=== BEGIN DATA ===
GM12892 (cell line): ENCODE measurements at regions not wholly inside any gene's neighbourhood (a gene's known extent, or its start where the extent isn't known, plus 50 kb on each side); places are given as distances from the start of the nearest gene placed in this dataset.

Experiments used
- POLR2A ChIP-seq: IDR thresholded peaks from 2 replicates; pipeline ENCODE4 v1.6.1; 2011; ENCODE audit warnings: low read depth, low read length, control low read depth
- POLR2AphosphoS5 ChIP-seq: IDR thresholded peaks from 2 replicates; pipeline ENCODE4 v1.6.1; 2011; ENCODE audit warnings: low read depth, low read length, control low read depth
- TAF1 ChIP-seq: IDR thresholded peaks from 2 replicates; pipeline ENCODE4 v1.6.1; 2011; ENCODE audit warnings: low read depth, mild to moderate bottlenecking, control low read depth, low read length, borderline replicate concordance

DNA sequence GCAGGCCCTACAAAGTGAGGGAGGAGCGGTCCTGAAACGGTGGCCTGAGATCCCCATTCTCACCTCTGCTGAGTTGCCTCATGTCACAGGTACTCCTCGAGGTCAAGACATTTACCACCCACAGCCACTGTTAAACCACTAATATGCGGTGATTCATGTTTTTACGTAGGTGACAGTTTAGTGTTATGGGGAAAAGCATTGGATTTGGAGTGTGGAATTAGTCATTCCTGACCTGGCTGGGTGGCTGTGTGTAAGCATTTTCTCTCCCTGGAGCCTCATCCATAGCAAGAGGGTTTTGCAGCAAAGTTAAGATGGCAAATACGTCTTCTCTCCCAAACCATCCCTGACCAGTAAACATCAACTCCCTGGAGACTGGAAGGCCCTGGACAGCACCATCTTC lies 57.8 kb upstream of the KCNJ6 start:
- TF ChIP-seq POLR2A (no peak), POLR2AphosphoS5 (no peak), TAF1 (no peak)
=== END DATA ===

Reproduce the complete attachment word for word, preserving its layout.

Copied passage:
GM12892 (cell line): ENCODE measurements at regions not wholly inside any gene's neighbourhood (a gene's known extent, or its start where the extent isn't known, plus 50 kb on each side); places are given as distances from the start of the nearest gene placed in this dataset.

Experiments used
- POLR2A ChIP-seq: IDR thresholded peaks from 2 replicates; pipeline ENCODE4 v1.6.1; 2011; ENCODE audit warnings: low read depth, low read length, control low read depth
- POLR2AphosphoS5 ChIP-seq: IDR thresholded peaks from 2 replicates; pipeline ENCODE4 v1.6.1; 2011; ENCODE audit warnings: low read depth, low read length, control low read depth
- TAF1 ChIP-seq: IDR thresholded peaks from 2 replicates; pipeline ENCODE4 v1.6.1; 2011; ENCODE audit warnings: low read depth, mild to moderate bottlenecking, control low read depth, low read length, borderline replicate concordance

DNA sequence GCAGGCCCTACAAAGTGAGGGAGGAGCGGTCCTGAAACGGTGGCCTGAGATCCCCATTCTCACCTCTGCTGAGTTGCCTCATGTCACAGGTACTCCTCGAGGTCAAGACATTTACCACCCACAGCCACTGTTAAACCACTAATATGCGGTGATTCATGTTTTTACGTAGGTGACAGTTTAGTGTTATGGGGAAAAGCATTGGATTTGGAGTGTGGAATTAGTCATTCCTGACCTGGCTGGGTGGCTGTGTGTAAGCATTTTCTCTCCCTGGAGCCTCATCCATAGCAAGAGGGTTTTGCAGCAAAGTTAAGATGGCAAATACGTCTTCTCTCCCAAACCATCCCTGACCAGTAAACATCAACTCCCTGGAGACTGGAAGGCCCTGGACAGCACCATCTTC lies 57.8 kb upstream of the KCNJ6 start:
- TF ChIP-seq POLR2A (no peak), POLR2AphosphoS5 (no peak), TAF1 (no peak)